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Oh, hey. You must be my eleven o’clock. I’m kidding, of course. My schedule is wide open these days. So, have a seat and we’ll get going, okay?
I guess you want me to start from the beginning, or at least the earliest event that is relevant to these proceedings. I suppose it all started when I enlisted. I was young, patriotic, and wanted to make a difference in the world. Besides, it’s not like I had anything else to do.
On my first leave, I met my wife Rachel. She had flowing blonde hair, bright green eyes, and legs that went on for days. Within 6 months of knowing her, I asked her to marry me. It was hard on her when I got deployed. It got even more complicated when I got the news that she was pregnant. I mean, I was overjoyed at the thought of being a father. But thinking about all the moments I would miss out on was devastating.
We had a boy and decided to name him Joshua, after a buddy of mine who died in combat. Every day in that dried-up hell hole was somehow worse than the previous. The only thing that kept me going was our wedding photo which I kept tucked in the chest pocket of my fatigues, next to my dog tags and my heart. That picture gave me the hope of Rachel’s next letter, and the motivation to survive until I could go home to see her again.
You need me to slow down? I know some people get all teary-eyed when I bring up sentimental stuff like that. Alright now, where was I? Oh, yeah.
I was riding with a convoy going through a particularly hostile area when we were hit with a roadside bomb. I remember hearing a thunderous boom before being thrown from the Humvee. After that, my ears were ringing like hell and everything went dark.
Have you ever had a concussion? Well, you don’t look much like a boxer but I guess anyone could end up in a car wreck. What happens is your brain slams against the inside of your skull, and then kinda shuts off to prevent permanent damage. At least, that’s how I understand it. I’m not a doctor.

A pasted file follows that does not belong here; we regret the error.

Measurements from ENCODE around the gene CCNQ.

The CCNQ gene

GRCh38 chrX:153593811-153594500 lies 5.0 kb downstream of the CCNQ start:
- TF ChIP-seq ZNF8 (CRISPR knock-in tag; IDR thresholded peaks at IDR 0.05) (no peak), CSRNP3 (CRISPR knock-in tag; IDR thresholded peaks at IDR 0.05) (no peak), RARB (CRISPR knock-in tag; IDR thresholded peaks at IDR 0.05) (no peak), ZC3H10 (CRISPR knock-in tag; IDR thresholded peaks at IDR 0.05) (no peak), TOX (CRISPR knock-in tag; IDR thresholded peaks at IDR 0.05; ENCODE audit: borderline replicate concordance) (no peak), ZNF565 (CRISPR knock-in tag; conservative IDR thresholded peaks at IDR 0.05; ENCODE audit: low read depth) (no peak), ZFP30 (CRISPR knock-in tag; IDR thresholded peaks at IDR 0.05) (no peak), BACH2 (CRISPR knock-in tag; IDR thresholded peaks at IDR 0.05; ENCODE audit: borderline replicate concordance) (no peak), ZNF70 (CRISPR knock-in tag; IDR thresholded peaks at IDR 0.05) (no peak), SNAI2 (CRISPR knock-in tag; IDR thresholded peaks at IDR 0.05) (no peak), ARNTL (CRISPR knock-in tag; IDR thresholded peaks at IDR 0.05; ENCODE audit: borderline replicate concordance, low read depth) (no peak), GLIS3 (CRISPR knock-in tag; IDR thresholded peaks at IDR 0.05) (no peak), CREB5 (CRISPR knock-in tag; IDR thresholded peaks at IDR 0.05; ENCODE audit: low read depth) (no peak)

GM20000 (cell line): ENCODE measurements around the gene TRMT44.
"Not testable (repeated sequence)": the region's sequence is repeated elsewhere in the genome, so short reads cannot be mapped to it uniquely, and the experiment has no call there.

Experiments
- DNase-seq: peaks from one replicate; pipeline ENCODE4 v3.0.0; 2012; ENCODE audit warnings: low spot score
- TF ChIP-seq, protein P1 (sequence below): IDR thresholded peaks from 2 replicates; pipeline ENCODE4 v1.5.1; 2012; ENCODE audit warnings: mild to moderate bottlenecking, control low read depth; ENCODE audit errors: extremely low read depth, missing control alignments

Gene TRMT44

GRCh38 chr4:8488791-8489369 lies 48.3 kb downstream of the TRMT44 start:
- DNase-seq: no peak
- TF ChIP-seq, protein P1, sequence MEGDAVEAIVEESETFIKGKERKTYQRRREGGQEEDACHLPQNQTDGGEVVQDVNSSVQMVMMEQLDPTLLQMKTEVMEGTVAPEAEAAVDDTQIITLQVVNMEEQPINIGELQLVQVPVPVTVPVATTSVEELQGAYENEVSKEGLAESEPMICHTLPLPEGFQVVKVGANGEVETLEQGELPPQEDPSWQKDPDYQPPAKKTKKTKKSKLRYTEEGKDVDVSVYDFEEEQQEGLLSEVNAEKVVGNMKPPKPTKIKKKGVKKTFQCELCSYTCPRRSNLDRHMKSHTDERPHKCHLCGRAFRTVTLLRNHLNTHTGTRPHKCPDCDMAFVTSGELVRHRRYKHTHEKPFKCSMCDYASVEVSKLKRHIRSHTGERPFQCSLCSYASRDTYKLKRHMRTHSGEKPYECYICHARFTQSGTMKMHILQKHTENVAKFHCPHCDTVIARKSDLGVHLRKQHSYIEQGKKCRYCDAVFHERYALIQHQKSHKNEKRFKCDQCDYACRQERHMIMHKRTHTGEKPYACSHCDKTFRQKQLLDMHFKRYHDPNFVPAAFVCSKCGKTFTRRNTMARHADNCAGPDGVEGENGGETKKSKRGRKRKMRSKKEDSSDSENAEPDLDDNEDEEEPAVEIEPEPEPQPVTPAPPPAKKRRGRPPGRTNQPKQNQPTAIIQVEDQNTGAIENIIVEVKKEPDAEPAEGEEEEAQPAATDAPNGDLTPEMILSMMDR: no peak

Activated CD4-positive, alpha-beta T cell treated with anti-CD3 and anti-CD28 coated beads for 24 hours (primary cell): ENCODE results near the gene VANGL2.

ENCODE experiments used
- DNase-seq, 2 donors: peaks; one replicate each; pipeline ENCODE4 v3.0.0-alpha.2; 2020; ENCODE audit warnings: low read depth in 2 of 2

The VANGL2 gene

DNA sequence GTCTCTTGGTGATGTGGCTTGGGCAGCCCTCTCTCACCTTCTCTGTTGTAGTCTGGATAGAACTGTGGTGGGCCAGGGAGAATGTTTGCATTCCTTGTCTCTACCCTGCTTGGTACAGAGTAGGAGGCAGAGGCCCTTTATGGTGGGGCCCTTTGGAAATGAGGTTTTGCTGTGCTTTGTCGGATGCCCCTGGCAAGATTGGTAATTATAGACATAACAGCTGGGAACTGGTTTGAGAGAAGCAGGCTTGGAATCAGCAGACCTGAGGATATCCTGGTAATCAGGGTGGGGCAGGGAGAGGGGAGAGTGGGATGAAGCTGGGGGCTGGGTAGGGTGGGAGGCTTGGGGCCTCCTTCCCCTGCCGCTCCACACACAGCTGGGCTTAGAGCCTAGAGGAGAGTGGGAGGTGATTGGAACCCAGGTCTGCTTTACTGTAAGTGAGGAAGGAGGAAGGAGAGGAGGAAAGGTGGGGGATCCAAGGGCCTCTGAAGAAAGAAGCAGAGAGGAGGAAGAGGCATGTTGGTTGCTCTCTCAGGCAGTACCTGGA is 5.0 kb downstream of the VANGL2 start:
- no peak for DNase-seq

I woke up in the Veterans hospital on bed rest and they said I’d be going home to recover from the trauma both physically and mentally. I figured I probably wouldn’t be awarded any medals for surviving the explosion since I wasn’t able to save any of my squad. But I was happy to spend some time with my family.
It had been eight years since I left for my tour overseas, and I had seen the worst side of humanity there. But that was all worth it because I was going to meet Joshua for the first time. I was so excited when I stepped off the bus and saw him waiting there to greet me. My little man was already so big. Rachel had sent me pictures, but it was amazing to finally be able to give him a hug. That’s when I noticed something… off.
You see, this is the part where I lose everybody. It’s when the inspiring story of the respected soldier turns into the insane ramblings of a guy who spent too many days in the scorching hot desert and can’t get back into civilian life. This is when most people either stop listening to my story, or start to look at me funny.
Joshua was accompanied to the bus station by a woman who looked exactly like my wife, but I swear to God that wasn’t Rachel. I’m not saying that because her appearance changed in the time I was gone. I even had up to date pictures of her with Joshua in them, which she had sent me. This really wasn’t her. Not wanting to alarm Joshua, I smiled and hugged her as well, pretending that everything was fine.
You still with me? You haven’t been writing down a whole lot.
Well anyway, I went through the motions of doing everything I thought I would normally do. Sometimes the woman would ask if there was something wrong and I would just chalk it up to what happened overseas. The whole time, I was trying to figure out what happened to my wife and why. Eventually, I put it all together.
So, during my service I was known by the other guys as being sentimental. I was far from the only one, but they knew that family came first for me and I was always thinking about Rachel and Joshua. The only time I ever had a problem following orders involved a suspected terrorist being held captive and the means by which we were told to extract information from him.